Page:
Peony Pink Peony Pink

In many parts of the United States, May is the month of peonies, with perennial beds just beginning to spill forth the blushing, generously frothy flowers.

This shade is just a few shades warmer than a pale pink, but is considerably more subtle than a hot pink. Where a hot pink cries out for attention, demanding that all heads in the room turn to it, peony pink is softer, and allows the viewer to discover it slowly. Peony pink is like a shy yet mischievous girl, peeking out from behind a parasol for a momentary glance.

In this first photo we see Peony Pink put to use in a pale room based in pastel tones. This room could easily be a seaside cottage, as it has incorporated the shades of the seaside at dawn or dusk with its abundance of pale lavenders, soft blues, and clean whites. You can see that the pink in this room is, in fact, not the predominant color, and this is one reason this room works so well. Too much pink and the feeling of the seaside would be lost here.

As it is, you can see the peony pink only in the lampshade by the small desk, in the cushion on the rocking chair, and picked up a bit in the painting over the sofa. This bit of peony pink enhances the soft, feminine feeling of the room.

However, peony pink isn't just for feminizing a room, or for creating a beach-side mood.

In this second photograph, we see peony pink used in a more formal setting, even though this setting is also more rustic.

Here, the floors are white-washed, giving them an antiqued, worn feeling. In addition, the lack of baseboard molding furthers the unfinished feeling of the hallway.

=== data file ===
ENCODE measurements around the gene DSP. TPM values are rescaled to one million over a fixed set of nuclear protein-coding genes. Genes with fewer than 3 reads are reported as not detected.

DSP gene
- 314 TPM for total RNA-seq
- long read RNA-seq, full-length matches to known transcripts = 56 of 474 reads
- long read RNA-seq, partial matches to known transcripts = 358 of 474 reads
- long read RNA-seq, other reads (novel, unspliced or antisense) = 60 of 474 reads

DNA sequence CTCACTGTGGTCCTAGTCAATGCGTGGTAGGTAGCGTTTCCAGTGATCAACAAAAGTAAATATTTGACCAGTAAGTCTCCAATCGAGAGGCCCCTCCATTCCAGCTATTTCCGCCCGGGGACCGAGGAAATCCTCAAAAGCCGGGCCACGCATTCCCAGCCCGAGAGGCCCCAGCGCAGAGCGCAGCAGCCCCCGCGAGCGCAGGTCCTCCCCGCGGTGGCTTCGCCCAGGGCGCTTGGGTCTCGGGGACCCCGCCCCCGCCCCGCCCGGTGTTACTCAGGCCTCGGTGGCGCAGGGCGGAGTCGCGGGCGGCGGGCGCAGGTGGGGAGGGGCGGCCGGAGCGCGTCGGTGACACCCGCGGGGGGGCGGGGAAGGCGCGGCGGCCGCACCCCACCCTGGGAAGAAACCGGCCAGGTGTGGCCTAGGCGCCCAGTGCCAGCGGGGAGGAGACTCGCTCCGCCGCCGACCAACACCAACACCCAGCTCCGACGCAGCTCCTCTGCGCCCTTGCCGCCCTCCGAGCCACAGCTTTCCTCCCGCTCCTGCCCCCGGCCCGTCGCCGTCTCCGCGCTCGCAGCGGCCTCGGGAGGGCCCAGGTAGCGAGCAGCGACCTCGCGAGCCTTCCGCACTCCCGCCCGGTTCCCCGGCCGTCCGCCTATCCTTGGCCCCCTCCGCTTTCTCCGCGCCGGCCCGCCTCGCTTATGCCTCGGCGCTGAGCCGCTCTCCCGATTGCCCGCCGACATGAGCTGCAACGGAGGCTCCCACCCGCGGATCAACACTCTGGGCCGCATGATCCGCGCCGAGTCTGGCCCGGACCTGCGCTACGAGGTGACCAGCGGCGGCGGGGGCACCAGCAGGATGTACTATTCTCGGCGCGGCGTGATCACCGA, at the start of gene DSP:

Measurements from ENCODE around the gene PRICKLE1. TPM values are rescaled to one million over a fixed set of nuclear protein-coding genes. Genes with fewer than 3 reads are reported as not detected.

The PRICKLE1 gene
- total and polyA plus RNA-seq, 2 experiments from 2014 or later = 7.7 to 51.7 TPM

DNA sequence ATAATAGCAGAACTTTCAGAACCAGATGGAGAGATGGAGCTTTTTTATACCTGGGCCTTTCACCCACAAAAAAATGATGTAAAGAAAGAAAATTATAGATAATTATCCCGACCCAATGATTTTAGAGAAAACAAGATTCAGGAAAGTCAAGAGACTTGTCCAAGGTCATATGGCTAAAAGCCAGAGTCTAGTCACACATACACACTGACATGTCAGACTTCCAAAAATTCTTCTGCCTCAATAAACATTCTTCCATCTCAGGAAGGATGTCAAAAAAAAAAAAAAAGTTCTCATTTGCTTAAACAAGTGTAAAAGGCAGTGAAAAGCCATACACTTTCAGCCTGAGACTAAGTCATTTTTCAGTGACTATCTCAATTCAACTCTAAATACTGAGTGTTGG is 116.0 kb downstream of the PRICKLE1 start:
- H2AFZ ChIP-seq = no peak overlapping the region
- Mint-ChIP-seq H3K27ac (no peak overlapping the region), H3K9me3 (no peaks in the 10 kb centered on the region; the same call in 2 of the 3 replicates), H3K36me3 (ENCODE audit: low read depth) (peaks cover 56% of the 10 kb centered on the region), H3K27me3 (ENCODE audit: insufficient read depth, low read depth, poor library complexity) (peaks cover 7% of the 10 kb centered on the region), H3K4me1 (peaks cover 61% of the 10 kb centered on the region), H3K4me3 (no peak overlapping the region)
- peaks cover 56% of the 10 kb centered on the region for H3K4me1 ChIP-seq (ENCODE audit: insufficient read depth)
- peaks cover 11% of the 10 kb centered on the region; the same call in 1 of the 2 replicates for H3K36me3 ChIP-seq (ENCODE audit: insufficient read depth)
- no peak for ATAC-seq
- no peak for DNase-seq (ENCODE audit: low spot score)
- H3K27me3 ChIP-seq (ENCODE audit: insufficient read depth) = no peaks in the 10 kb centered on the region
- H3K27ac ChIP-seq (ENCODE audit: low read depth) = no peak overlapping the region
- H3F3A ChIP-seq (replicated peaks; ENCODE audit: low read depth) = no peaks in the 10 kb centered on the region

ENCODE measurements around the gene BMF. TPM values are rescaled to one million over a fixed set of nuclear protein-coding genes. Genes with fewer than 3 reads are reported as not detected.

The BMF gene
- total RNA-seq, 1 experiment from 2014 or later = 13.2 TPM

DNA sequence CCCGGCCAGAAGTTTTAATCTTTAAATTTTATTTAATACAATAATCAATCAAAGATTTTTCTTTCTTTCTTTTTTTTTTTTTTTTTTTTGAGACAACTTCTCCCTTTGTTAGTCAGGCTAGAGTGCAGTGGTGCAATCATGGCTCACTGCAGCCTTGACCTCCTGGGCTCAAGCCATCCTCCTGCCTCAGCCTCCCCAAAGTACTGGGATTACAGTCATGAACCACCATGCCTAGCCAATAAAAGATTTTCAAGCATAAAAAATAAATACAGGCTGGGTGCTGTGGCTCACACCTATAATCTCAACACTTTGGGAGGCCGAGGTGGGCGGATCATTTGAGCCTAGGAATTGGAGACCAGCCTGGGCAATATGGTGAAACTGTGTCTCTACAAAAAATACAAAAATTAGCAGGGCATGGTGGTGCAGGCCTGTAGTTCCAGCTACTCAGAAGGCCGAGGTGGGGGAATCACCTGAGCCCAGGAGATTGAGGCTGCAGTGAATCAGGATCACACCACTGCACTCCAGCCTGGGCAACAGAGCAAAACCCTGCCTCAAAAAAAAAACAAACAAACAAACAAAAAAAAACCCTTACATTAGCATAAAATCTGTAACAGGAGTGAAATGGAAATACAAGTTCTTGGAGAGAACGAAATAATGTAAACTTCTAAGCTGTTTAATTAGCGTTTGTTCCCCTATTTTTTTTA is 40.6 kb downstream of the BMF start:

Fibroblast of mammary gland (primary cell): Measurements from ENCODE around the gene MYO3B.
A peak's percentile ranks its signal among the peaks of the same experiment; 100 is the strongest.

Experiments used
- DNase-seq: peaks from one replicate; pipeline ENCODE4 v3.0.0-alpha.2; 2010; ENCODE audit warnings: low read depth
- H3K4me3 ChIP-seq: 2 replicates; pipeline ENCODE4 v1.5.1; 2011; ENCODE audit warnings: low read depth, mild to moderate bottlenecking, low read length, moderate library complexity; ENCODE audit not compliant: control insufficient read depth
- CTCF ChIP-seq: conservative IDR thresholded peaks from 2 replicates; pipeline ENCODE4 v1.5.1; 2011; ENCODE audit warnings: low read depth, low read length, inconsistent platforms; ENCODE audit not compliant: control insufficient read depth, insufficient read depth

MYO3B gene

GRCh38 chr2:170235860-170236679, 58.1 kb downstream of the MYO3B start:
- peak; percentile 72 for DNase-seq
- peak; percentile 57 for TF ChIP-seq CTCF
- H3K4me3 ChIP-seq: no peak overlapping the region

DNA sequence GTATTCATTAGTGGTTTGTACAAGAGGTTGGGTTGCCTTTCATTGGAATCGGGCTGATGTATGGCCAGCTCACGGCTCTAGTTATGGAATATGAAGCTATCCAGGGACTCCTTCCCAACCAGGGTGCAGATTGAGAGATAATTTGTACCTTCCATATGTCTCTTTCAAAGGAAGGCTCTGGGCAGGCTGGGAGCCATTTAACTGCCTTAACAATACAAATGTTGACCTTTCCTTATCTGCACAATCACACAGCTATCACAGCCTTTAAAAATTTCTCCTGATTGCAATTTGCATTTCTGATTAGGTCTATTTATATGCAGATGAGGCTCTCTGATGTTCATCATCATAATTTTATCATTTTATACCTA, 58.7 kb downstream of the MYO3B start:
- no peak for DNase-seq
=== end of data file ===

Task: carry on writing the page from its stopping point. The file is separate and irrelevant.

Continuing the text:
The tall door, and the tall window with long, simple drapes, contributes to a feeling of elegance without being fussy. Notice that the only intricate patterns here are in the carving above the door and in the edge of the side table in the dining room; other than that, all the lines are simple and unadorned.

But more importantly, note how the color is used in this room, and how different this palette is than that of the previous photo. Here, the background in both the hallway and dining room is off-white, a blend of creams and whites and eggshell.

The decorator of this room has used this palette of various neutrals to create a background against which any color at all is sure to stand out. Hence, the armoire in the hall, the side table and dining table in the dining room, the shade on the lamp on that side table, and the pink Parsons chairs, get the attention of the viewer, without being too bright, and certainly staying well clear of being flashy or gaudy.

The use of Peony Pink in this room is the perfect choice, as it brightens up the off-whites, and yet it isn't too far over in the spectrum of color from the pale neutrals.

Peony Pink is pale enough that you could use it for a wall, with a cream or eggshell trim, but remember that if you do, this color will certainly dominate the room. Peony Pink may be better just to give enough of a spot of color as to act as a reminder of spring's ever-replenishing promise.

Reprinted with permission from the Sheffield School of Interior Design

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